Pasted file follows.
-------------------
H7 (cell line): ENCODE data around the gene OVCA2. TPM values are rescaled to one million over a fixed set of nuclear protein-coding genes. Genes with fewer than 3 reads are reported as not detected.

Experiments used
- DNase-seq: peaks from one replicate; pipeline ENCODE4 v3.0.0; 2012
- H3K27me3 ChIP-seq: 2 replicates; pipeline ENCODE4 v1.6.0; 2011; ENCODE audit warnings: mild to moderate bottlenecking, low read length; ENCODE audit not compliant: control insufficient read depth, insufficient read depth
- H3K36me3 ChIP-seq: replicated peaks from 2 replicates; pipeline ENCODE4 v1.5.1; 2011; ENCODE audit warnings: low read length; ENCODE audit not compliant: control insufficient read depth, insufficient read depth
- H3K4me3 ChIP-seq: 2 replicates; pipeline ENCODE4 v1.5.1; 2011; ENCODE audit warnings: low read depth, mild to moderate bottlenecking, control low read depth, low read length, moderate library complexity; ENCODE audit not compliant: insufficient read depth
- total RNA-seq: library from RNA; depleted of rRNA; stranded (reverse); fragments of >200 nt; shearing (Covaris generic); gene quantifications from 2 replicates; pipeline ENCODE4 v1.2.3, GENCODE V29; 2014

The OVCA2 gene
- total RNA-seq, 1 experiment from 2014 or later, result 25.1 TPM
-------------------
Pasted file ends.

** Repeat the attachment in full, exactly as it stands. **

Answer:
H7 (cell line): ENCODE data around the gene OVCA2. TPM values are rescaled to one million over a fixed set of nuclear protein-coding genes. Genes with fewer than 3 reads are reported as not detected.

Experiments used
- DNase-seq: peaks from one replicate; pipeline ENCODE4 v3.0.0; 2012
- H3K27me3 ChIP-seq: 2 replicates; pipeline ENCODE4 v1.6.0; 2011; ENCODE audit warnings: mild to moderate bottlenecking, low read length; ENCODE audit not compliant: control insufficient read depth, insufficient read depth
- H3K36me3 ChIP-seq: replicated peaks from 2 replicates; pipeline ENCODE4 v1.5.1; 2011; ENCODE audit warnings: low read length; ENCODE audit not compliant: control insufficient read depth, insufficient read depth
- H3K4me3 ChIP-seq: 2 replicates; pipeline ENCODE4 v1.5.1; 2011; ENCODE audit warnings: low read depth, mild to moderate bottlenecking, control low read depth, low read length, moderate library complexity; ENCODE audit not compliant: insufficient read depth
- total RNA-seq: library from RNA; depleted of rRNA; stranded (reverse); fragments of >200 nt; shearing (Covaris generic); gene quantifications from 2 replicates; pipeline ENCODE4 v1.2.3, GENCODE V29; 2014

The OVCA2 gene
- total RNA-seq, 1 experiment from 2014 or later, result 25.1 TPM